When I took this shot Tello was fixing AC piping in our unit. Unknown to us our AC was leaking into the unit downstairs. Tello took care of that. I am sure he also repaired a ruined ceiling in the unit below. This building is our village. And Tello is our handyman. The best!
#23 of 40. Graphite, Moleskine Cahier sketchbook
Theodore, or Ted, is a manager of my favorite Greek grocery store The MarketPlace. The story goes like this. I am worried that I will not be able to come up with 40 faces for my Sketchbook Project. My concern is that I may not know that many people. So I started stopping people in the streets and public places and asking them to pose for my portraits. Generally making a nuisance of myself in the name of Art. So far my rate was about 50%, about half of the people agree to pose for me, bless them. Theodore was the first stranger I approached.
I was standing in line for the register at the MarketPlace when Ted arrived to help bagging groceries. I saw him and had to have his face for my series. He seemed to think it was a strange request, but one has to keep customers happy, and so he obliged. After a couple of shots in the middle dairy aisle he was getting bored, but I didn’t have a shot I wanted yet. To keep him entertained I started telling him what fine man he was and how much he looked like Humphrey Bogart. It was then I got this “Come hither!” look :).
#22 of 40. Graphite, Moleskine Cahier sketchbook.
Phyllis is an artist, a painter and a student in Kaye’s art studio. Phyllis works in abstract style and mixed media. I want to take a moment here and really appreciate Phyllis and her art. Let me explain.
Every 8 or 10 studio sessions we have a discussion / peer review / critique session where we all hang our recent productions on walls and discuss them as a group. For the longest time I had next to nothing to say about Phyllis’ work. As an artist I gravitate to hyper realism; abstract art the farthest on a spectrum for me. At these group discussions I realized that I don’t even have the language, the vocabulary, to talk about abstract art. I had nothing to contribute except an occasional “I like this” or being quiet when I didn’t because I didn’t know how to express what it was I didn’t like.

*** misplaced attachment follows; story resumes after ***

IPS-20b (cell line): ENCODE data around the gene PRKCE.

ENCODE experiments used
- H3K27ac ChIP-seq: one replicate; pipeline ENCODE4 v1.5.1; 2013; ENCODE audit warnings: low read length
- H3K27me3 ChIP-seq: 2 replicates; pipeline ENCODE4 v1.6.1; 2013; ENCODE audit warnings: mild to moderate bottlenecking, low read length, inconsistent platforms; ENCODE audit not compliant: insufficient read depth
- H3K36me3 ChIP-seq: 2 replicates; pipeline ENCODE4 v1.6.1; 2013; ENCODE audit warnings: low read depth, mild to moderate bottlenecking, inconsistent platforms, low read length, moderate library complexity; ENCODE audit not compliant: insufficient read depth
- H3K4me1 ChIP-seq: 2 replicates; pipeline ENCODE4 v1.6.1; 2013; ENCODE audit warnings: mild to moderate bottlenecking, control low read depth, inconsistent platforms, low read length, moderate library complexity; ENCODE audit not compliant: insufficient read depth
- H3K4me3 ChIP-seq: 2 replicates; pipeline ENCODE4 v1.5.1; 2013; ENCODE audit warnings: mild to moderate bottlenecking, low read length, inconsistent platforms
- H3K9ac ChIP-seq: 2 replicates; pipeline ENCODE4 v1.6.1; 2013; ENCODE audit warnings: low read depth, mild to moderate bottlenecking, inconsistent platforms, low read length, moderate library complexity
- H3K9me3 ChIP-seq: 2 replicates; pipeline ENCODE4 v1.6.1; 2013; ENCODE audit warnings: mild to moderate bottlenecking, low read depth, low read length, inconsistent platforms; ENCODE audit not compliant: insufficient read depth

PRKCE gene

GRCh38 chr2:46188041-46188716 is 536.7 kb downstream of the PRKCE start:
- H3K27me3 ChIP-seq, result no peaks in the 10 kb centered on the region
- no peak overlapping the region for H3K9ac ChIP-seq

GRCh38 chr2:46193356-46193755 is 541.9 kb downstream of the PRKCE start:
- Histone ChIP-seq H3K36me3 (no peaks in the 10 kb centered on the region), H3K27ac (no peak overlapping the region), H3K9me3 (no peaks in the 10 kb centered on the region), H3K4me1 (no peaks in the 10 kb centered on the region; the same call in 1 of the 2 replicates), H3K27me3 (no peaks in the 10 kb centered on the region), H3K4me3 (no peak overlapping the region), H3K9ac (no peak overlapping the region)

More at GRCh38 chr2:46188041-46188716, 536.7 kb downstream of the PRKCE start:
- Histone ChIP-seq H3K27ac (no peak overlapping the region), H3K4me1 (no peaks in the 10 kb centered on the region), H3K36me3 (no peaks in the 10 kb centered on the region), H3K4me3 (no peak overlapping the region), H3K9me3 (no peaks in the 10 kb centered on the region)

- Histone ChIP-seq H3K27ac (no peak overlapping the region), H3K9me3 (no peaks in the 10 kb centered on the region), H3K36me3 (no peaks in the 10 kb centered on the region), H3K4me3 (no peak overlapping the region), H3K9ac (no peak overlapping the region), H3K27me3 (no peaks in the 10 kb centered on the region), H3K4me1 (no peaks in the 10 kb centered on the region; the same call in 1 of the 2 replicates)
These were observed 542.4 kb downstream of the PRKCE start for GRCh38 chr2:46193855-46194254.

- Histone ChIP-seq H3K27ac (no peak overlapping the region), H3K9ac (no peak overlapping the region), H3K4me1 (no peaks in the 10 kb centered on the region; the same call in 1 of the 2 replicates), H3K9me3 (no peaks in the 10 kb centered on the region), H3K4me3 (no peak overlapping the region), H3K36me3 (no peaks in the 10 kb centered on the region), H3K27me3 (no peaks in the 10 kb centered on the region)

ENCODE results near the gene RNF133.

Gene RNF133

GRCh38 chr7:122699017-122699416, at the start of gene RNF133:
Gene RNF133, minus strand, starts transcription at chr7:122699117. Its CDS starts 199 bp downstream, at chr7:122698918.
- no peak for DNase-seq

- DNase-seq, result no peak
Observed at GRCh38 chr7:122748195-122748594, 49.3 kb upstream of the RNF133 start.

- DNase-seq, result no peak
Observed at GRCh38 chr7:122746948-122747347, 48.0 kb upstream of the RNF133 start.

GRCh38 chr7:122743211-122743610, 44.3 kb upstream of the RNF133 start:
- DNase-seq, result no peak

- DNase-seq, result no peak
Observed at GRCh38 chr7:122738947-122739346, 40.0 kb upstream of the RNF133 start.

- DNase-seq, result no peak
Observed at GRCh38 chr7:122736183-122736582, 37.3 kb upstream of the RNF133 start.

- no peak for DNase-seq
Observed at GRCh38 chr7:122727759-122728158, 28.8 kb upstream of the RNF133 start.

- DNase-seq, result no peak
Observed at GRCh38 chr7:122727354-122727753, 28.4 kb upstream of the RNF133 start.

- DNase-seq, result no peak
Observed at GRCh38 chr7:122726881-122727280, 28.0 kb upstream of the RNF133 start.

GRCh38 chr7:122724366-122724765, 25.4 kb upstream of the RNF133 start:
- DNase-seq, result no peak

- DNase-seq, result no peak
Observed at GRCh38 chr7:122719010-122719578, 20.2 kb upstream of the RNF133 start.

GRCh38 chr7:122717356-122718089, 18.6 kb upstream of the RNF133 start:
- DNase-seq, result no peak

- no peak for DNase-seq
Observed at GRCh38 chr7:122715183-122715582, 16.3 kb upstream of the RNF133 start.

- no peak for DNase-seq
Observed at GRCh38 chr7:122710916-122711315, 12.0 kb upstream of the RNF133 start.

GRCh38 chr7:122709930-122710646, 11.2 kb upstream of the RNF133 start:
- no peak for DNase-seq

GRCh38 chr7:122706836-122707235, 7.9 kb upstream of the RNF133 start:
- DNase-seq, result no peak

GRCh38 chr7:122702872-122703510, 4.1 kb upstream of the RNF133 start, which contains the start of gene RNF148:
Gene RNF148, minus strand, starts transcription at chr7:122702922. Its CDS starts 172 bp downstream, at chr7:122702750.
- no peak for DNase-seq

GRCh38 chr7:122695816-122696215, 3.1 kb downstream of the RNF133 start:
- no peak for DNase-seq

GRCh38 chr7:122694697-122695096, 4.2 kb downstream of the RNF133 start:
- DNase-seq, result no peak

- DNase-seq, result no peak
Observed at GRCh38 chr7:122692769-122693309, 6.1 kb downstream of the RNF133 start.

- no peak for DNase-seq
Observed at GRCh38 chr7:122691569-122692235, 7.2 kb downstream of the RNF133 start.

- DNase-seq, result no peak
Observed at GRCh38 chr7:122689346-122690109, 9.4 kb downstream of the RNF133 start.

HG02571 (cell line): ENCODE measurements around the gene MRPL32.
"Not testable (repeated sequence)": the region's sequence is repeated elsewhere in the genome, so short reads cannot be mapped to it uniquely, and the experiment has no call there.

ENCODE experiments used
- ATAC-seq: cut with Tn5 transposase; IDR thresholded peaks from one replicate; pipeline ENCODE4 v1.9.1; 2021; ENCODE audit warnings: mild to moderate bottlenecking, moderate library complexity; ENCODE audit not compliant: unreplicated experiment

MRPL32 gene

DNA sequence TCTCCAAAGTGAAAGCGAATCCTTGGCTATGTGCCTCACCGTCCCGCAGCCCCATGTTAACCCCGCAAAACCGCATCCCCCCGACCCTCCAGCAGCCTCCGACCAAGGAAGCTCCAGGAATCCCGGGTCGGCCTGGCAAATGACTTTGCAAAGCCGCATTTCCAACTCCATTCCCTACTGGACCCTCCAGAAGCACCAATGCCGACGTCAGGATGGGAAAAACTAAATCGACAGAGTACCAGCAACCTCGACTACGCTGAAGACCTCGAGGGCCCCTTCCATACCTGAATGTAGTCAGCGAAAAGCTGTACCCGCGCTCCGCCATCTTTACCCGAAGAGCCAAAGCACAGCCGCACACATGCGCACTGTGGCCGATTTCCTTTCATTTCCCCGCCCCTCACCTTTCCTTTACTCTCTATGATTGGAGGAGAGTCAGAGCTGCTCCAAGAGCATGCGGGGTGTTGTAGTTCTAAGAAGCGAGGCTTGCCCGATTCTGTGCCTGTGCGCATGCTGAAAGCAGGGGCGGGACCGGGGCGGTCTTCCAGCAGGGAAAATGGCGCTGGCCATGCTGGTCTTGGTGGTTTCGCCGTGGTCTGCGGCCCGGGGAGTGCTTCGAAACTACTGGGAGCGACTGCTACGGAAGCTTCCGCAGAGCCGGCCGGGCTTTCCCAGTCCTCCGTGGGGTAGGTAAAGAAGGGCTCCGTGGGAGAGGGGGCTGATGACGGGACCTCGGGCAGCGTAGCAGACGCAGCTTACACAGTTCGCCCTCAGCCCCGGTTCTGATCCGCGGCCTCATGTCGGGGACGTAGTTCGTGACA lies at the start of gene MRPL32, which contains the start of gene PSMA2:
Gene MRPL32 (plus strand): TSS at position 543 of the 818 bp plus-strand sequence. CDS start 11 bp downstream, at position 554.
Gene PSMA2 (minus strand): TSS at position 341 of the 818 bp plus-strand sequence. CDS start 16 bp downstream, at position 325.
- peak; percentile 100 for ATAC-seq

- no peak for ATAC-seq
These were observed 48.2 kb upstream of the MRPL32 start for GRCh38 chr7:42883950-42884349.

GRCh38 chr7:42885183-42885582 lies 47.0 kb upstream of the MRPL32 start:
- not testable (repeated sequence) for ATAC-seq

Thanks to Phyllis and her art this is changing. As I look at her work, hear her thoughts on developing it, listen to Kaye’s suggestions to her I started acquiring some initial understanding and language in the area of abstract imagery. When I like something now, I have some ideas as to why I like it. Last time I even ventured forth with a suggestion on color.
Thank you, Phyllis! Working next to you is a pleasure!
#21 of 40. Graphite, Moleskine Cahier sketchbook.
Mary is a new student in Kaye’s art studio, but her exuberant and fun personality makes it feel like she has always been there. Mary has been an artist her whole life and has taught art in grammar school for many years. She loves working with graphite, charcoal and pastels and is self-admittedly addicted to drawing giant heads – full sheet size. They are spectacular, and for me, who can fit a fully modeled detailed portrait into 5 inch square, are mind-boggling and worth a great deal of respect.
This portrait is also significant because with it I’ve reached a so important milestone of 20 – I am half done. It is all downhill from here.
#20 of 40. Graphite, Moleskine Cahier sketchbook.